Adobe Not Patching PDF Threat Until January

It’s a zero-day vulnerability in Adobe’s ubiquitous PDF offering that can cause computers to shut down or be taken over by hackers. Adobe has acknowledged the threat, but says a patch won’t be coming for almost a month. eSecurityPlanet explains the delay.

Adobe this week acknowledged that a new PDF zero-day vulnerability is causing computers running its Reader and Acrobat applications to shut down and potentially be usurped by hackers.

But the software developer won’t be offering the appropriate patches until Jan. 12.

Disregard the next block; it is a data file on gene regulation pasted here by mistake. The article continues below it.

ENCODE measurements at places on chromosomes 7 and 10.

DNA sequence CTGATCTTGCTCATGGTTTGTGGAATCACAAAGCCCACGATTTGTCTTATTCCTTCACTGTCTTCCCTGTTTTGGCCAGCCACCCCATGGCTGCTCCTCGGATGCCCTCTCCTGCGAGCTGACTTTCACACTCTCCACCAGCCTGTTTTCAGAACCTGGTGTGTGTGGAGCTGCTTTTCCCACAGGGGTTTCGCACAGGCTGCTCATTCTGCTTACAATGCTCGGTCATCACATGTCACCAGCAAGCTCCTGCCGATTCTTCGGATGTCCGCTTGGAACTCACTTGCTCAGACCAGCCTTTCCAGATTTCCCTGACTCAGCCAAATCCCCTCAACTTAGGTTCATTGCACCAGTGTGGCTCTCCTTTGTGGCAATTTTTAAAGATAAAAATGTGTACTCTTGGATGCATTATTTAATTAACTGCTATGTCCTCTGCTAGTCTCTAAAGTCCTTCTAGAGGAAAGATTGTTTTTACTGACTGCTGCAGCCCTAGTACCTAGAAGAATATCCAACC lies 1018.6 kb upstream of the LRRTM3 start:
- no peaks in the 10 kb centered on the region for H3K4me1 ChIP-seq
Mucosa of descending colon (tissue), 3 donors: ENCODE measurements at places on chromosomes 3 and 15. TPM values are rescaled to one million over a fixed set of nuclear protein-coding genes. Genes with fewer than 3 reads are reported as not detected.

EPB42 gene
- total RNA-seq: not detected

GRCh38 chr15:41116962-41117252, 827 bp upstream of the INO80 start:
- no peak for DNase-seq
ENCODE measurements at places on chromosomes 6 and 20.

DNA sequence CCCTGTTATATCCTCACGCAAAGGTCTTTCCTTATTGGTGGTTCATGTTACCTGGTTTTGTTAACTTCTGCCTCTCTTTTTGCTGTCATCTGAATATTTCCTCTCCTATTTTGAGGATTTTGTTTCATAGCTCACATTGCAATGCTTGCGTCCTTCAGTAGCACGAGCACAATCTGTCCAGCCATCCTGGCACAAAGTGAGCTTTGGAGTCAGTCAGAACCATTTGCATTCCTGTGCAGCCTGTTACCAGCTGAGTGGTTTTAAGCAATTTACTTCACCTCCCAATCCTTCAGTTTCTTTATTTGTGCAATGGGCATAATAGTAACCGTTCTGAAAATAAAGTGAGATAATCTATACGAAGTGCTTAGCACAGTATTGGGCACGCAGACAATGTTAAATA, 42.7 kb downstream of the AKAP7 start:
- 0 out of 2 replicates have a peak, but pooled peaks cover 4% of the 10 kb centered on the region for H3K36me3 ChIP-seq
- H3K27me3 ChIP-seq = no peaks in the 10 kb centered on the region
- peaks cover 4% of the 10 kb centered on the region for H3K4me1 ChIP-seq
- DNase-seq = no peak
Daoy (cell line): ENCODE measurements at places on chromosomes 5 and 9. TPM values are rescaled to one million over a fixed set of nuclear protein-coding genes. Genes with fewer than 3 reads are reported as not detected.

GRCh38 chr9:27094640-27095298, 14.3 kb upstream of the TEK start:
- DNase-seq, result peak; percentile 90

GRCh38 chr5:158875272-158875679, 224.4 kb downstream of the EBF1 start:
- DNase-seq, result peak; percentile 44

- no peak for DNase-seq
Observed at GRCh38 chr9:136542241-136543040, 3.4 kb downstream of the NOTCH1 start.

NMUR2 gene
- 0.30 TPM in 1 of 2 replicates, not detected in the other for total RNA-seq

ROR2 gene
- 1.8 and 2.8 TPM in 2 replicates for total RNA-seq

In an advisory posted Tuesday on its Web site, Adobe officials said they’re aware that this “vulnerability is being actively exploited in the wild.”

Adobe (NASDAQ: ADBE) is recommending that customers use the JavaScript Blacklist Framework functionality, which is detailed in the advisory, or that they simply disable JavaScript in versions of both applications to “mitigate” the vulnerability until it releases the fixes during its regularly scheduled quarterly security update on Jan. 12.

The reason for the delay?

Read the full story at eSecurity Planet:

Adobe Delays Patch Release for PDF Vulnerability

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